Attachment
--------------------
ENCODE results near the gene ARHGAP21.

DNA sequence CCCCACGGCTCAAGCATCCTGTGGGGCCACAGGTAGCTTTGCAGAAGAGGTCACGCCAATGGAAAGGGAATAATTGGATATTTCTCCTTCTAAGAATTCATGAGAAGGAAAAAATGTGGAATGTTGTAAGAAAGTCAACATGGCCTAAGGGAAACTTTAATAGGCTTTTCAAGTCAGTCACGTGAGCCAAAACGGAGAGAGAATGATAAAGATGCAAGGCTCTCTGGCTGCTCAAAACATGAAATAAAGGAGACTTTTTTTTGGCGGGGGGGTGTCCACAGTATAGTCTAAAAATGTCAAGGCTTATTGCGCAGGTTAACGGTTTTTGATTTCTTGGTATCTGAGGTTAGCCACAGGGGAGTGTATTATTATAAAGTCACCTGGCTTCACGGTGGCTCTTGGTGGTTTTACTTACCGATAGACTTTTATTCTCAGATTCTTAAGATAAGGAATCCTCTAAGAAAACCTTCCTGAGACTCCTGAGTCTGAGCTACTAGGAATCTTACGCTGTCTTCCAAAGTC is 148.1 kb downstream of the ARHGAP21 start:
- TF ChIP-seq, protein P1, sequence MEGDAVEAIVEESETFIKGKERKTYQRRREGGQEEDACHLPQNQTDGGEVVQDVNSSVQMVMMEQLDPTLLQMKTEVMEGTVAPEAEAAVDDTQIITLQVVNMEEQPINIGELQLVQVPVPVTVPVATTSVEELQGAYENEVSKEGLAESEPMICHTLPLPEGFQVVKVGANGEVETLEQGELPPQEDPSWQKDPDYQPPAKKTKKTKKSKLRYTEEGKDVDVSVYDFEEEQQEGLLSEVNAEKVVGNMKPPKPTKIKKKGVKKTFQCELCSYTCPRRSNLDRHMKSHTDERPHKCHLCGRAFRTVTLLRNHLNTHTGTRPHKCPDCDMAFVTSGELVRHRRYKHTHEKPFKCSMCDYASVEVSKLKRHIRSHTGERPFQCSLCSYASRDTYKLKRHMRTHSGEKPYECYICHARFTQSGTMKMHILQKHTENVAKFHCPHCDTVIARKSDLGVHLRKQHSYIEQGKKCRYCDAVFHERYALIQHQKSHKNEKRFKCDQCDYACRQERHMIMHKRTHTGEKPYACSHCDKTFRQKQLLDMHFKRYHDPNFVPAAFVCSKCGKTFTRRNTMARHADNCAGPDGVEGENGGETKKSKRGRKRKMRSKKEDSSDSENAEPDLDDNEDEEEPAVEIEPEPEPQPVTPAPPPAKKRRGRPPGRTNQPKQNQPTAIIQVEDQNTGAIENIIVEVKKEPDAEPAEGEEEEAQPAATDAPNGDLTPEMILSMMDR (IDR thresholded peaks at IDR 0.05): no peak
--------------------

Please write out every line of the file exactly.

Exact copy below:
ENCODE results near the gene ARHGAP21.

DNA sequence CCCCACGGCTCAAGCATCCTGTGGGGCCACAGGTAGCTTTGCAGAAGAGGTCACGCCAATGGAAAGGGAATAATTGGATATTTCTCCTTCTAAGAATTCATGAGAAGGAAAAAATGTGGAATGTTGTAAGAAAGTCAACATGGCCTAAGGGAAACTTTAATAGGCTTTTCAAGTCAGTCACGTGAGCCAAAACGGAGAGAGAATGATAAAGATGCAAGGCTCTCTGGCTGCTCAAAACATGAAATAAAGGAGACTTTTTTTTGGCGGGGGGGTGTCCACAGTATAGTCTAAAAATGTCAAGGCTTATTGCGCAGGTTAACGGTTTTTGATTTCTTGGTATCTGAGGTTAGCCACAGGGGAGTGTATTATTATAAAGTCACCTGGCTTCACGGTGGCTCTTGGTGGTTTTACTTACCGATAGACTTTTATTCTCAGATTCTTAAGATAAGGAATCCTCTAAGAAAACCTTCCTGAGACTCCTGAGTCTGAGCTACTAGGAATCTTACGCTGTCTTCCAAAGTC is 148.1 kb downstream of the ARHGAP21 start:
- TF ChIP-seq, protein P1, sequence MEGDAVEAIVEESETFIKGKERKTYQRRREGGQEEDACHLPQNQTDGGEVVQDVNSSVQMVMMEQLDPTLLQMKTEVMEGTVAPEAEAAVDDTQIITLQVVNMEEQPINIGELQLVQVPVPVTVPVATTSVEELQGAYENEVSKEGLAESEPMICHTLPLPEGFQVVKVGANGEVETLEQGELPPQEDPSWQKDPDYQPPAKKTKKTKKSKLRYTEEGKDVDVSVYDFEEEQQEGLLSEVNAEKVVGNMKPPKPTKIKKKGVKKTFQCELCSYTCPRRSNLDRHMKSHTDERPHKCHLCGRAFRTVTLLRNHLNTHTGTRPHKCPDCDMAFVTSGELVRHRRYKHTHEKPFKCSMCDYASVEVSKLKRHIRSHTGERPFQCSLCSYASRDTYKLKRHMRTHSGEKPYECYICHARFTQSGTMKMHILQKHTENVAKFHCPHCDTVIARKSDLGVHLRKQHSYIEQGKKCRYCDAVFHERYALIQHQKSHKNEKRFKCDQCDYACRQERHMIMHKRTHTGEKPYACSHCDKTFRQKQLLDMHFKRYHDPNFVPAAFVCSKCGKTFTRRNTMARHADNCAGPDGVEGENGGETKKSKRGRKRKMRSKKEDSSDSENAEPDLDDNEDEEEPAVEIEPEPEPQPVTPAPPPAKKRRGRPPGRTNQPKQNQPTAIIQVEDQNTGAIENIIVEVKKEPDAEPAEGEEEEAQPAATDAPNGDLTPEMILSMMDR (IDR thresholded peaks at IDR 0.05): no peak